Texas Governor’s Executive Order
On October 11, 2021,Texas Governor Greg Abbott issued Executive Order (EO) GA-40
which states that “no entity in Texas can compel receipt of a COVID-19 vaccination by any individual, including an employee or consumer, who objects to such vaccination for any reason of personal conscience, based on a religious belief, or for medical reasons, including prior recovery from COVID-19.”
It is worth noting that EO GA-40 does not prohibit employer vaccine mandates. Rather, it broadens the criteria for exemption to such an extent that the employer is unable to compel vaccination. Prior to the EO, an employee in Texas could only be exempted from an employer’s vaccine mandate through a medical or religious accommodation. Under EO GA-40, the employer must grant an exemption if the employee objects to vaccination for a reason of personal conscience, religious belief, or medical reason which now includes prior recovery from COVID-19.
Conflict with the Biden Administration’s Executive Order
The Governor’s EO does not exclude entities that are subject to the Biden Administration’s EO 14042, issued on September 9, 2021, which requires employees of the Federal government as well as Federal Contractors and Subcontractors to be vaccinated against COVID-19. Nor did EO GA-40 address companies in the healthcare sector that are subject to vaccine requirements issued by the Centers for Medicare and Medicaid Services (CMS). The Federal EO 14042 specifically states that the order supersedes any state regulation. If you are unsure which EO to follow, we encourage you to consult with legal counsel to determine the best course of action.
Vaccine Mandates for Private Employers of 100 or More Employees
Also included in EO 14042 is a directive to the Occupational Safety and Health Administration (OSHA)
to develop a new Emergency Temporary Standard (ETS) directing all private employers in the United States with 100 or more employees to impose a vaccine mandate on their workforce. The ETS would also allow regular testing as an alternative to vaccination. Although the ETS has not yet been issued, a draft was sent to the White House for review on October 13, 2021. It is expected that the order will be published and go into effect around the end of October 2021. At that time, the OSHA ETS will directly conflict with EO GA-40.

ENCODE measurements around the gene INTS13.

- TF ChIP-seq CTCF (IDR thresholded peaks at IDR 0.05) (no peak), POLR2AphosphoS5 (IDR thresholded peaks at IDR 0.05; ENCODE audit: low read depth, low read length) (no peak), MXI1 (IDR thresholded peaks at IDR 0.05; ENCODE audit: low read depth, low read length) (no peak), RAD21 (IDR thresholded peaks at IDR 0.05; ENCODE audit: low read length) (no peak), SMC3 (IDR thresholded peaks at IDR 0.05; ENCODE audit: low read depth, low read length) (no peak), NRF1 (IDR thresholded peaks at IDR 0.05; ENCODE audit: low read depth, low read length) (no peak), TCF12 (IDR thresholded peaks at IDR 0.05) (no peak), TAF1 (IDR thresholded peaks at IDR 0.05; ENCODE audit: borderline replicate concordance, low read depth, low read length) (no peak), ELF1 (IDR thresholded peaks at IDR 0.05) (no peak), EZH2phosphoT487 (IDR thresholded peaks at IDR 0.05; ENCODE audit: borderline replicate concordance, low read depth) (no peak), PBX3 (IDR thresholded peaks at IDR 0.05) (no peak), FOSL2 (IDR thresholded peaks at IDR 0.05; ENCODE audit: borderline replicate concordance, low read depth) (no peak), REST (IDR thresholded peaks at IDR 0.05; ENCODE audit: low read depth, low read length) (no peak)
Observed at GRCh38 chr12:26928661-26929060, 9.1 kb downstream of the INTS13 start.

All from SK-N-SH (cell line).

Numerous States Attorney General are already preparing challenges to OSHA’s ETS as soon as it is issued. Legal challenges are likely to slow down, and perhaps halt, implementation of the ETS. The Texas EO GA-40 also faces potential legal challenges but is expected to be codified into law in a future special session of the Texas State Legislature. That law will likely clarify areas of ambiguity or contradictions with Federal laws and agency mandates.
Unless you are a Federal Contractor or Subcontractor, you should adhere to EO GA-40 and implement the required exemptions.
If you are a Federal Contractor or Subcontractor, you are not required to implement a mandatory COVID-19 vaccination program until an existing contract is updated with the appropriate clause or you accept a new contract after October 15 that contains the vaccine mandate requirement. An existing contract can only be updated through a bilateral agreement, so you will not be required to implement a vaccine mandate without your prior acknowledgement and consent. If you’re unsure which EO to follow, seek legal counsel.
When the OSHA ETS is issued, expect legal challenges, but you should still begin preparations for compliance. This includes surveying your employees to obtain the vaccination status of your workforce to prepare for the logistics of implementing a vaccine mandate, as well as forecast and prepare for potential business disruptions due to loss of employees that refuse the vaccine.
Perhaps most importantly, remain flexible. Every law, executive order, and agency mandate is subject to lawsuits and injunctions. Expect the tumultuous legal landscape to continue through the final quarter of this year and into 2022. The road ahead promises to be full of twists and turns and may even be a bit harrowing at times. Just remember that if you’re calm, your employees will be calm.